My last day - my nurse told me, β€œ You haven’t been a doctor; you’ve been a social worker. I went to IEP meetings as much as I could.  I did my best but I really wasn’t a doctor; I was a social worker.  3/4 of my kids had been involved with the MI child welfare system.  Parents were homeless, addicted, unemployed, been in prison, committed suicide, died of overdose.     They were doing their best under circumstances that are really tough. 


Doctors can’t fix this either.   The psychiatrists give psychotropic medications but there isn’t a pill in the world that can treat homelessness. It’s not simple to turn around generation after generation of disorganization and fear.   Parents are mostly doing the best they can - even when it doesn’t look good.  They try to get help, but when the help that’s available doesn’t resolve the problems, because the problems are massive and complex and came to be over generations and generations I wonder where are we going?    I worry that it will be another huge disappointment for parents who try but find out we β€œprofessionals” haven’t thought out our systems well enough to find and offer what works.   I worry that parents might give up.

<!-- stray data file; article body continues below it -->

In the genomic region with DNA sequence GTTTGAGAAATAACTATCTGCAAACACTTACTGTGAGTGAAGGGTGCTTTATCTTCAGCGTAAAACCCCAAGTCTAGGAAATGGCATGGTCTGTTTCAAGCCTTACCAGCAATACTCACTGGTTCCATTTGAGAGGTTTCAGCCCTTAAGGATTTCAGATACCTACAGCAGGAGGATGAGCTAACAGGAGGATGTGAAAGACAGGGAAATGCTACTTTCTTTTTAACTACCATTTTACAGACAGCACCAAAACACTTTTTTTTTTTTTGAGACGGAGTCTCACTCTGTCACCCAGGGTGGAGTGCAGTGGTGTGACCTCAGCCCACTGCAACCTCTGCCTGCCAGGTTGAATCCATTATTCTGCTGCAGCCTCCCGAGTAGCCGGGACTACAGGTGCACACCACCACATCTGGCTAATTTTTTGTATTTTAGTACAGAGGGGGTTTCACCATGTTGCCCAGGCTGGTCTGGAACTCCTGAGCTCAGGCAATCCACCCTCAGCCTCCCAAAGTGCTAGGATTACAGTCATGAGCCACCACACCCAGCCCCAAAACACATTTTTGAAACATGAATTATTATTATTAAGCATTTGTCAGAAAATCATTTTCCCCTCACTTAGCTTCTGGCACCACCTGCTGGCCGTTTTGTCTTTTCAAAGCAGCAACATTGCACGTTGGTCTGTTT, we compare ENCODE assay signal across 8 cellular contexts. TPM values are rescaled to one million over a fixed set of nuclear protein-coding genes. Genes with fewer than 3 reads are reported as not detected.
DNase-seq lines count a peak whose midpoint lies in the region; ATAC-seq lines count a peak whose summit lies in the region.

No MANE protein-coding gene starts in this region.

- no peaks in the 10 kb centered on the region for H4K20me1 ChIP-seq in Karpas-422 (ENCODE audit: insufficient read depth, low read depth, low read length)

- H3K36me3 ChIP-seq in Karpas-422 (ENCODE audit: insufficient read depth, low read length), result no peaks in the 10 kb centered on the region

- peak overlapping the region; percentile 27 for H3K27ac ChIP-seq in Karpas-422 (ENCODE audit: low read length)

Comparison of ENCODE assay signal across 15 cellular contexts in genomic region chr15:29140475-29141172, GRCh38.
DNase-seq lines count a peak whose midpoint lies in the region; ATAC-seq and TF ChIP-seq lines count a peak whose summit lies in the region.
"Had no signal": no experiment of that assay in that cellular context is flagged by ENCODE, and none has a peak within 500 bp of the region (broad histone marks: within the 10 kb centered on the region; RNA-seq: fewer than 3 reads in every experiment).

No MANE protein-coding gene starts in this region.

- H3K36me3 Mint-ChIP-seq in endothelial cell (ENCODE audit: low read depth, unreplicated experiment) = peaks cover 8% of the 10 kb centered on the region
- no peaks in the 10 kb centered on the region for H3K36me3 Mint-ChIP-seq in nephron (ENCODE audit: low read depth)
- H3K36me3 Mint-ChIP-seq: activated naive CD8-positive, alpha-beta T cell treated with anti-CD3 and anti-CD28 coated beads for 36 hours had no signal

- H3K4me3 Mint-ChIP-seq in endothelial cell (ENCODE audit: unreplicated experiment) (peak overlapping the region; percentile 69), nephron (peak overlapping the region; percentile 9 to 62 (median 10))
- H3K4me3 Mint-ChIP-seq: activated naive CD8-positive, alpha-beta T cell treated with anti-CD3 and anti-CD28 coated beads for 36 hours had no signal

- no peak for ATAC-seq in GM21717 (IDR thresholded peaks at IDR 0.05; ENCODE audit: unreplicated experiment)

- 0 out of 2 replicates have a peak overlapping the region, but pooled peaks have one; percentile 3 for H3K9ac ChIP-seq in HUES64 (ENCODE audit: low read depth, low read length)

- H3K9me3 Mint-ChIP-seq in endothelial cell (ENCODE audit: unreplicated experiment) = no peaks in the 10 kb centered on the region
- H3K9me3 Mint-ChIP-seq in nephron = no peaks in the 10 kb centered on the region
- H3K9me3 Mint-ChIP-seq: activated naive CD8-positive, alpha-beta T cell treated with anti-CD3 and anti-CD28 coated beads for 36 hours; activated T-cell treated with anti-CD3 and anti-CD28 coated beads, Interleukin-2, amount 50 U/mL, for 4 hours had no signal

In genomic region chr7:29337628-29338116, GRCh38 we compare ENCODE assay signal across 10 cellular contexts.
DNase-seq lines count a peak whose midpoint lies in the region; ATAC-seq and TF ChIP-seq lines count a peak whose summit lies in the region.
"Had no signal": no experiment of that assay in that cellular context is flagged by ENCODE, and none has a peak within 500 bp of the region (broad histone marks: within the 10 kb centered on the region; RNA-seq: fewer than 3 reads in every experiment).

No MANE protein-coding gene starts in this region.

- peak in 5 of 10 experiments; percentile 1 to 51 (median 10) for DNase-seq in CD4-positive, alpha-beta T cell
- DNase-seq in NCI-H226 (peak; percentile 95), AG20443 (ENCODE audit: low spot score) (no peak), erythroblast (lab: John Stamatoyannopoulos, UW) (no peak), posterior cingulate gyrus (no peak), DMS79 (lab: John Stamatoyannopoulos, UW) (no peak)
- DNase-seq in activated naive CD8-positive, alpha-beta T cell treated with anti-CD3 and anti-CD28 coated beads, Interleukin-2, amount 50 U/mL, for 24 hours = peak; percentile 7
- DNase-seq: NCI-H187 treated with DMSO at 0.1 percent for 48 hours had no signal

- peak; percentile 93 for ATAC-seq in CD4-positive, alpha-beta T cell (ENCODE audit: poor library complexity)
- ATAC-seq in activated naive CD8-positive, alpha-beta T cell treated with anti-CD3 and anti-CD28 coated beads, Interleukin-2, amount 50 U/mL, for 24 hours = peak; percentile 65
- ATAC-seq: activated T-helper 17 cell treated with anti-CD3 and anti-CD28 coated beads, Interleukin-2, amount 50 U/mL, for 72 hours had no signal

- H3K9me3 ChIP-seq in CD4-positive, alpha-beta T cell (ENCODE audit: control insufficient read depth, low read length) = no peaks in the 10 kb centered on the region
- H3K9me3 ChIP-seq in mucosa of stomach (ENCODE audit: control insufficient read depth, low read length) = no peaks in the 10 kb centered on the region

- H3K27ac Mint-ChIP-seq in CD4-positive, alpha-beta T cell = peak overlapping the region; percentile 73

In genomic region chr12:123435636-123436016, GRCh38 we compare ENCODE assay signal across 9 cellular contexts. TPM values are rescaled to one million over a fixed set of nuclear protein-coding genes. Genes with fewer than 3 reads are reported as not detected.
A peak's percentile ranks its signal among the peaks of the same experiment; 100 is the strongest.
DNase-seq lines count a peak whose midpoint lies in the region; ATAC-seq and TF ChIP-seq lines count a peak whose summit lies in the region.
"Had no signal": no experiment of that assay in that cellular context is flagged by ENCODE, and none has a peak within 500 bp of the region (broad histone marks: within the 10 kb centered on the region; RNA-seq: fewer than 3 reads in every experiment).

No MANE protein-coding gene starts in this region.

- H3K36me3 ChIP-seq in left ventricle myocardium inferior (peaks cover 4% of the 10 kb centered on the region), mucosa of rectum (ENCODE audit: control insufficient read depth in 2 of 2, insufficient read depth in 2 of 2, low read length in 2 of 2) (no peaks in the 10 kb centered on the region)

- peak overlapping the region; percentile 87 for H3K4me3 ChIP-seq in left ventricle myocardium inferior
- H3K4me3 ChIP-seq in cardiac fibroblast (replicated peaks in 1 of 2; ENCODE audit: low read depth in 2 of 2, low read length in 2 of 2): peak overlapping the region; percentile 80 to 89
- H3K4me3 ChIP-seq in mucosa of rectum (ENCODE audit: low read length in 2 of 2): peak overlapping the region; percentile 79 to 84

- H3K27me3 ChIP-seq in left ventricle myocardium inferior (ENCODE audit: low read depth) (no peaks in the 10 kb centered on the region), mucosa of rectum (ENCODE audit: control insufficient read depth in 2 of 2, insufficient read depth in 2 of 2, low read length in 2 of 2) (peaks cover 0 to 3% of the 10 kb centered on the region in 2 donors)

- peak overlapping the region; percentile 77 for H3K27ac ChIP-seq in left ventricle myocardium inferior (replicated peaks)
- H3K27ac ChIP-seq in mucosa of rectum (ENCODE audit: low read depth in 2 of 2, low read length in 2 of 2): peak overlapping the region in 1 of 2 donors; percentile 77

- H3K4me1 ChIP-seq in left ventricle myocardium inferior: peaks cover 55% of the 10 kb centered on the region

It’s important to talk about ACEs and especially about how families can make themselves stronger and hardy.   I’d also like to talk about the nuts and bolts of turning this all around and learning what works. 

Last edited by Former Member